We can look back across time and see how the loving nature of God continually inspires people toward a better day. Love teaches us to live with more kindness, more respect for our fellow beings, causing us to want better conditions for everyone, more just governance, tender care for the poor and oppressed. God’s mission across time has been to help us overcome our self-involved natures and open our hearts to the reality of God’s love, always present with us, whether we know it—whether we remember it—or not.

George Fox struggled a bit at first with the idea that God loves everyone perfectly and equally, even those who don’t seem to deserve it and don’t particularly care. In his Journal, he wrote about it, saying,

“I went back into Nottinghamshire, and there the Lord showed me that the natures of those things, which were hurtful without, were within, in the hearts and minds of wicked men . . . the natures of these I saw within, though people had been looking without. I cried to the Lord, saying, ‘Why should I be thus, seeing I was never addicted to commit those evils?’ and the Lord answered, ‘That it was needful I should have a sense of all conditions, how else should I speak to all conditions!’ and in this I saw the infinite love of God.

I saw, also, that there was an ocean of darkness and death; but an infinite ocean of light and love, which flowed over the ocean of darkness. In that also I saw the infinite love of God, and I had great openings.

Fox, who always had been a serious-minded boy drawn to the ideas of God, was shocked and affronted that God showed him what was in the hearts and minds of people who did selfish and wicked things. He saw how those bad ideas people held tightly in their hearts sooner or later poisoned their outer lives and caused them to hurt and exploit those around them. Fox asked God why he had to see such things, and God’s answer was that he needed to understand it all so his words of truth could help heal it. “In this,” Fox wrote, “I saw the infinite love of God.”

Fox realized that it was God’s intention to save those stiff-necked and wicked folks who were plotting evil things against others. God showed this to Fox purposely so that they might be reachable and their hearts might turn when someone spoke truth to their actions and choices. God wasn’t simply trying to draw God’s good and loving children up on the heavenly lap—God wanted those who lacked understanding, were blind to God’s loving presence, caught in the web of selfish gain, to see the error of their ways and turn back toward God.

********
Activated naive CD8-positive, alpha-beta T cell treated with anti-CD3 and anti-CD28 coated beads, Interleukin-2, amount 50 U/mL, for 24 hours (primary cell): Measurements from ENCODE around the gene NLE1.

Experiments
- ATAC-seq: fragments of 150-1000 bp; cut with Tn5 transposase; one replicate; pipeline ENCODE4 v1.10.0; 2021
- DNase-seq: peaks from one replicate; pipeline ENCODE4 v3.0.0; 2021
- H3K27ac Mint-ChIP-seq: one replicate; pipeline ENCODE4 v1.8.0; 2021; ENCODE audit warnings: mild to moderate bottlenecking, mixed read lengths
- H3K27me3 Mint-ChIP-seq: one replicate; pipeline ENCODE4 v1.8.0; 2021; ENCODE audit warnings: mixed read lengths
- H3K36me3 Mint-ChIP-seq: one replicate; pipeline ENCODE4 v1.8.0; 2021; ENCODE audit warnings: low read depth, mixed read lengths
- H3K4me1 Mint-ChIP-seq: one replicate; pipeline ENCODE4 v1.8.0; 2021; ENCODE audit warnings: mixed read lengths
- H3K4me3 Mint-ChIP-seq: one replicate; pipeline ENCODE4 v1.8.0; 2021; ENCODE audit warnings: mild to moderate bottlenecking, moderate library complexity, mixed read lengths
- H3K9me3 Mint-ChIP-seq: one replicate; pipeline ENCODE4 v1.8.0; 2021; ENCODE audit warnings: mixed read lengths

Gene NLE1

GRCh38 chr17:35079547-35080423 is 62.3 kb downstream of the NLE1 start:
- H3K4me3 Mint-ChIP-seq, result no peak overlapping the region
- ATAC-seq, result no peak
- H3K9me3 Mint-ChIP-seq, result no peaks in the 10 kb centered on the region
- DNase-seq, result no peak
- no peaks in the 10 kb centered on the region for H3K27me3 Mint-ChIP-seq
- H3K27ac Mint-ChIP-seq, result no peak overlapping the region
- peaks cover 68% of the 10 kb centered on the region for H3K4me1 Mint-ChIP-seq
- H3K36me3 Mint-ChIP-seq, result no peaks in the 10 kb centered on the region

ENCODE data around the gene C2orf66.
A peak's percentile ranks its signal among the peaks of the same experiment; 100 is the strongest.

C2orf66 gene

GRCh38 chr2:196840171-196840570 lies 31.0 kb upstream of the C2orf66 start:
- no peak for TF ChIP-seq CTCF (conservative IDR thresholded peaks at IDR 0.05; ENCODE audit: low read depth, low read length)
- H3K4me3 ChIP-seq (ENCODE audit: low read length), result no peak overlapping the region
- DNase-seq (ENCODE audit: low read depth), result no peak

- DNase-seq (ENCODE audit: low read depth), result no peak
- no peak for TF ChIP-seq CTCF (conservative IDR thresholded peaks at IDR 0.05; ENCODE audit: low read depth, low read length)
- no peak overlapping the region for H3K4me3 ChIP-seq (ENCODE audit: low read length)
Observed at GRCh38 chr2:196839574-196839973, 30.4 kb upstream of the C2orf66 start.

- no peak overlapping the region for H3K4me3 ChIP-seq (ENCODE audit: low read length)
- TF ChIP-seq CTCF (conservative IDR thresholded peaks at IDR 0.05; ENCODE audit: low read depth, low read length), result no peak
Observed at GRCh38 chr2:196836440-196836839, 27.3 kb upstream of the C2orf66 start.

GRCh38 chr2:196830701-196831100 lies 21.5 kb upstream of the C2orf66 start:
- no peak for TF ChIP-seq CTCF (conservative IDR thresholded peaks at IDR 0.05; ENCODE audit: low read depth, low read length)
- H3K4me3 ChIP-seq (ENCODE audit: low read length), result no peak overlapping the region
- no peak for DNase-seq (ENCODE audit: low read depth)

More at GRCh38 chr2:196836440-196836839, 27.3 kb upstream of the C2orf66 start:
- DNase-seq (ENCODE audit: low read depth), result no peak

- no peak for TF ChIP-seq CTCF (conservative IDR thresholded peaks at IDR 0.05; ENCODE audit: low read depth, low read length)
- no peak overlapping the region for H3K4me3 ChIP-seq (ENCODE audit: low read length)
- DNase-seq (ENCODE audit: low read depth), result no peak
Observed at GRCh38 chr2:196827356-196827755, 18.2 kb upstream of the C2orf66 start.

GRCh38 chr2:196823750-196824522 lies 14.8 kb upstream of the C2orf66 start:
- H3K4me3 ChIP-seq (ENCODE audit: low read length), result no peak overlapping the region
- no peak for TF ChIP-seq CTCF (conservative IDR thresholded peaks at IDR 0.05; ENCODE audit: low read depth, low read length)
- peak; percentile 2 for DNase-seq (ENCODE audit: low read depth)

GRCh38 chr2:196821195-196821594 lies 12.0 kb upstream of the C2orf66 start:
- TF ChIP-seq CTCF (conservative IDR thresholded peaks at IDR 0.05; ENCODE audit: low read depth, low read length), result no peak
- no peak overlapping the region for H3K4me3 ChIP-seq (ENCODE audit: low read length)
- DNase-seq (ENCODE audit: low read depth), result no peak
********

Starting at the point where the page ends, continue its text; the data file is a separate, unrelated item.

Fox looked squarely at the lies and deceit, the darkness and greed of human nature, but more importantly, he saw also the reality of the infinite, all-encompassing, unbounded ocean of light that is the love and life of God. The ocean of darkness is no match for God’s good intent for all God’s children. God’s countenance is shining on us, even now. We are all needed, vital players in this symphony of God’s creating.

Our New Testament reading today is one of my favorite stories because Paul is inspired to introduce the people of Athens to God in a way that gracefully connects with what they already believe in their own religion. He doesn’t tell them they are wrong, or stubborn, or missing the point. He points out the place where their own questions haven’t yet been answered, and he provides the answer by telling them the truth of an all-loving God.

It’s an amazing scene. Paul stands up in this great amphitheater—hundreds if not thousands may have been gathered there—and he begins by complimenting them and telling them he sees that “in every way you are very religious.” He tells them he walked around and surveyed all their statues and idols (which shows he cared enough to study them) and then he tells them he found an altar with the inscription, TO AN UNKNOWN GOD. He says he understands their question about that and now he is going to answer it for them. Paul begins,

“The God who made the world and everything in it is the Lord of heaven and earth and does not live in temples built by human hands. And he is not served by human hands, as if he needs anything. Rather, he himself gives everyone life and breath and everything else. From one man he made all the natures, that they should inhabit the whole earth; and he marked out their appointed times in history and the boundaries of their lands. God did this so that they would seek him and perhaps reach out for him and find him, though he is not far from any one of us. For in him we live and move and have our being. As some of your own poets have said, ‘We are his offspring.’”

Paul does a simply remarkable thing here. He takes God out of the realm of intellectual discussion and shows God to be not only pure spirit, but purely loving spirit, the source of all we have and do and are. In surprisingly few words, Paul shows the people of Athens that God fills all space and that it is in God—this beautiful meetingroom, right here, in God—it is in God we live and move and have our being.

The other remarkable idea here is that God is not served by human hands, as though God needs anything from us. God is not lacking anything; rather, God is the fullness of perfection itself—all love, all harmony, all peace, all beauty, all life, shining out, to and through and among us all. It makes me think of a bumper sticker I saw long ago: If God seems far away, who moved?

When God seems far off, when joy is hard to find, when we feel disconnected from the allness of God’s love, it is not God who moved. God didn’t forget us. God isn’t displeased with us, waiting for us to see the error of our ways. God is right here where God has always been, within reach, loving us perfectly and patiently, undisturbed by the wrong notes and irregular rhythms of our songs. God knows we’re learning, and trying, and that ultimately we are still—whether we know it or not—made in God’s image, reflecting God’s goodness and beauty, wholly peaceful and loving. Remember how God loved the children of Israel, who rarely deserved it, and how God cared about the wicked folks in George Fox’s time. Not one of us is left out or overlooked, ever. God knows the truth of who we are. We are all God’s Valentines.


  • OT Numbers 6: 24-26
  • NT Acts 17: 22-31